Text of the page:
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persons as live in a customary practice of sin, so that the tenor of their lives is wicked, and who are therefore to be called to that repentance which consists in the change of their lives, from the service of sin to holiness, from slavery to Satan to the fear of God; and therefore, by the righteous who need no repentance, we are not to understand those who are entirely free from sin; for so, there is not a just man upon earth, nor any man who is not a sinner (k); but those who are truly and sincerely righteous, have truly reformed their lives, who carefully endeavour to abstain from all known sins, and set themselves sincerely to the performance of their whole duty both to God and man, and so are righteous and acceptable in the sight of God; in which sense Job was righteous and eschewed evil; Zacharias and Elizabeth were righteous, walking in all the commandments of the Lord (1); and Simeon (m); and so they needed not that repentance which consists in the change of the life from a course of sinning to a living unto God.” By the word ”righteous" then, in this and several other passages of Scripture, we are to understand those who are comparatively righteous, which is fully
sufficient (k) Job, c. 9. v. 2. Eccl. c. 9. v. 20. 1 Kings, c. 8. V. 46. Jas. c. 3. v. 2. 1 John, c. I. v. 8.
(1) Luke, c. 1, v. 6. (m) Luke, c. 2. V. 25.
sufficient for our doctrine ; men who had some sense of moral and religious obligation, and endeavoured to act in conformity to it: such persons did not want Metávod, a complete change of mind, an entire abandonment of old habits. Persons of this character are expressly acknowledged in the New Testament, “Joy shall be in heaven over one sinner that repenteth, more than over ninety and nine just persons which need no repentance (n).”
Let us next consider the Parable of the Sower, and particularly the explanation of that seed which fell on good ground, and sprang up, and bare fruit; “ that on the good ground,” says Christ, “ are they which in an honest and good heart, having heard the word, keep it, and bring forth fruit with patience (o):" here we have again our Saviour's authority for saying, that there is some honesty, some goodness of heart in the human race; and that different men possess these virtuous qualities in different degrees, since of the seed which fell upon good ground, some brought forth “an hundred fold, some sixty, some thirty (p)." And surely the admonition which follows this Parable, “ Take heed therefore how ye hear (9),” implies, that the impression,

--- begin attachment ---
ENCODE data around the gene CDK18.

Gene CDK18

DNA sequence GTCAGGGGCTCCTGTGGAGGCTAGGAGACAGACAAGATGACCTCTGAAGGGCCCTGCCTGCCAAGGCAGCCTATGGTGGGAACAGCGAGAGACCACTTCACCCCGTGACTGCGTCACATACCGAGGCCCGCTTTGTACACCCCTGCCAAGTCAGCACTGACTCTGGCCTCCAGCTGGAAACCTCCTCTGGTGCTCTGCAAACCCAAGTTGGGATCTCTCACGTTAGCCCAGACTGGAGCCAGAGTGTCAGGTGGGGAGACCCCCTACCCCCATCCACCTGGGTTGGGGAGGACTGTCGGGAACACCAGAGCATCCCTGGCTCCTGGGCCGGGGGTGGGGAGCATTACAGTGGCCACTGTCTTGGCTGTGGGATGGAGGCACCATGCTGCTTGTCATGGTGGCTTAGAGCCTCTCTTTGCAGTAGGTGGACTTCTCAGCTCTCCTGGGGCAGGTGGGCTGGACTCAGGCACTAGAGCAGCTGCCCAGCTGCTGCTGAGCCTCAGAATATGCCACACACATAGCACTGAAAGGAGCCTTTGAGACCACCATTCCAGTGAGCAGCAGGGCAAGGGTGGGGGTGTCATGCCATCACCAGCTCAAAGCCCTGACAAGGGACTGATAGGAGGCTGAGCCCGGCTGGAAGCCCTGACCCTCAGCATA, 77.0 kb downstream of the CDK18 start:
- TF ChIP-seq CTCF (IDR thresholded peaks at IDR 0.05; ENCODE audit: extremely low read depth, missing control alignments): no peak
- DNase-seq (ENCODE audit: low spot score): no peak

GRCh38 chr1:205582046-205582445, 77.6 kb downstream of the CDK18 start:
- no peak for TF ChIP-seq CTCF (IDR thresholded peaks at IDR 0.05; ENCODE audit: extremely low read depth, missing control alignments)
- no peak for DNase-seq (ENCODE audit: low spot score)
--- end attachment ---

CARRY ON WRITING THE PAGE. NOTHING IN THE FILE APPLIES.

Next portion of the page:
which (n) Luke, c. 15. v. 7. (o) Luke, c. 8. v. 15. W) Matt. c. 13. v. 23. (9) Luke, c. 8. v. 18.
which the truths of the Gospel make upon the minds of men, depends upon the manner in which they attend to them, that is, upon the exercise of their own reason and free-will. To what purpose would this advice be given, if men had not the power of resisting the wiles of the devil, of supporting the trials of persecution, and of withstanding the temptations of the riches and pleasures of this world, the three causes to which our Saviour ascribes the failure of religious instruction ?